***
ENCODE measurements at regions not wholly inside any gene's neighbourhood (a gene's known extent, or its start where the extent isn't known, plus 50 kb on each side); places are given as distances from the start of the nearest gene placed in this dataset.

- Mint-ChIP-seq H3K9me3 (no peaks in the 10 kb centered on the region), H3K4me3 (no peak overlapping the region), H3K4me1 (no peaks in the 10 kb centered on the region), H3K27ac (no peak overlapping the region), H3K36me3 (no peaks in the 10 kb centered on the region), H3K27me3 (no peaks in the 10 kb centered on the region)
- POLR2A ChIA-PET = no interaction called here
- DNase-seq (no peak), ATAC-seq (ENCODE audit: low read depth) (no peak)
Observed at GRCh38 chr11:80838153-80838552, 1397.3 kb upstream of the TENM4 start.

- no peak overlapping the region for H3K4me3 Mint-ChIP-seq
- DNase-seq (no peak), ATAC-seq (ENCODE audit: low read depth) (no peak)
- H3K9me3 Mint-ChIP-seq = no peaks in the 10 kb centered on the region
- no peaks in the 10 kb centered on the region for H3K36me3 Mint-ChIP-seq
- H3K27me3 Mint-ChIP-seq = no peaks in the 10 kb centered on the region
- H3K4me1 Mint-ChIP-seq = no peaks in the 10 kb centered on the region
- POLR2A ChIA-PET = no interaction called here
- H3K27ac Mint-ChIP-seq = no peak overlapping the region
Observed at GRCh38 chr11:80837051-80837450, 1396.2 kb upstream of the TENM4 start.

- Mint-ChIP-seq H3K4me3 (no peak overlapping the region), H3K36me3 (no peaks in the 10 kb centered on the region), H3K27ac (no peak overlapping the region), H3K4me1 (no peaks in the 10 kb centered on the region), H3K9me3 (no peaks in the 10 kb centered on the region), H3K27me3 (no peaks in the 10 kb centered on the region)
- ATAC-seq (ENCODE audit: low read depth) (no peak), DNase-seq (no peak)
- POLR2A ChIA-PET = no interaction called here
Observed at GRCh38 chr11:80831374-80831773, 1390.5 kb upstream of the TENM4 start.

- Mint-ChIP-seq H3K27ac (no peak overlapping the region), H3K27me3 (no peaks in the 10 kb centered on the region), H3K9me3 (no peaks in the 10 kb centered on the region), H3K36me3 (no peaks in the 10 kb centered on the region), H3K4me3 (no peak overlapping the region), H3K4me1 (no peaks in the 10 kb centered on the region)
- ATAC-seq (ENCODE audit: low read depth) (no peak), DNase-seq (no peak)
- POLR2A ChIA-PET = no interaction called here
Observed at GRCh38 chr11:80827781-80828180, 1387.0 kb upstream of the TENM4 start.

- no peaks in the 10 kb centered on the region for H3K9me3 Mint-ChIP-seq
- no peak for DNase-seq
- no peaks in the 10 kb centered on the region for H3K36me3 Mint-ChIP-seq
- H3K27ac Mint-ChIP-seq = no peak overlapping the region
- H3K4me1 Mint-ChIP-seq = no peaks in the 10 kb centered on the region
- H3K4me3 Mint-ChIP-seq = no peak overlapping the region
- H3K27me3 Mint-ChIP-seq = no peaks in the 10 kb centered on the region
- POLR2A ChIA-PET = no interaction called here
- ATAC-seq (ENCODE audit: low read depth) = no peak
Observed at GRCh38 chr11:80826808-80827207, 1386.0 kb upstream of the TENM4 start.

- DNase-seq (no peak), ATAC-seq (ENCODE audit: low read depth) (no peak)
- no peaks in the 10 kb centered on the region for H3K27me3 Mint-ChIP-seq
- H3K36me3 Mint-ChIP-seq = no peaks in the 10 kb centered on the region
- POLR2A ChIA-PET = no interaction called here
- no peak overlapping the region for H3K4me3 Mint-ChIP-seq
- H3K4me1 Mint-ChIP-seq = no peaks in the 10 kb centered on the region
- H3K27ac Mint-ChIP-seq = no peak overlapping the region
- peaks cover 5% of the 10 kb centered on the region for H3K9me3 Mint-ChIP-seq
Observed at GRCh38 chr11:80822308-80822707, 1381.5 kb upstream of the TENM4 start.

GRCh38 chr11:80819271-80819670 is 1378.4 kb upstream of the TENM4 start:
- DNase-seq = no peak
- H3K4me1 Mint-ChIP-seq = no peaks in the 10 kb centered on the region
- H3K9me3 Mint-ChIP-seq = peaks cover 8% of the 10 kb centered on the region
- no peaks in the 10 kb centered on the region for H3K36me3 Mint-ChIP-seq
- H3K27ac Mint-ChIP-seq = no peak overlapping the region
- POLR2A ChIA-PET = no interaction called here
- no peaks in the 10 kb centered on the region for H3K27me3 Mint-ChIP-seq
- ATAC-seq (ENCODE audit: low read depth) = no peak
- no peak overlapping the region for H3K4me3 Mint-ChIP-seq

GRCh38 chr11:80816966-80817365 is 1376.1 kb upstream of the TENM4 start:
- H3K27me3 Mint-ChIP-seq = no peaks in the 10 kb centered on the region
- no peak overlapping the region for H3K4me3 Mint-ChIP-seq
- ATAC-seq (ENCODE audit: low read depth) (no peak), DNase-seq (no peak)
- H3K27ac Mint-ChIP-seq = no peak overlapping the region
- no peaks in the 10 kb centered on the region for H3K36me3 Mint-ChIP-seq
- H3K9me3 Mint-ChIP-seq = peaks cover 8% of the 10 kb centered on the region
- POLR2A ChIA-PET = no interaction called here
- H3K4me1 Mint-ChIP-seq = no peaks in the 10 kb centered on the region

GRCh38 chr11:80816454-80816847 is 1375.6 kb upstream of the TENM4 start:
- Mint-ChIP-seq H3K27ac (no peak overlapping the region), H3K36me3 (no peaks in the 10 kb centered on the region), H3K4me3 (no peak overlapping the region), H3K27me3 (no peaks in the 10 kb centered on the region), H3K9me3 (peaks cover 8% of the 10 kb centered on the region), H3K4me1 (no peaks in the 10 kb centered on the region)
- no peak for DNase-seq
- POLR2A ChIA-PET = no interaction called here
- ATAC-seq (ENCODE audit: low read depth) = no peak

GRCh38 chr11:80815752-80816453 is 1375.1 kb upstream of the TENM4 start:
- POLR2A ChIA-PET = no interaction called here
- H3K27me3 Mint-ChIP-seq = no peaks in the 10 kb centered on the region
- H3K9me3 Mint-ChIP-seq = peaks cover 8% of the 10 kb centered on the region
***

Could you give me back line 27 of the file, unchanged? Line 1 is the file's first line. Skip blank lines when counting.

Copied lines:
- H3K4me1 Mint-ChIP-seq = no peaks in the 10 kb centered on the region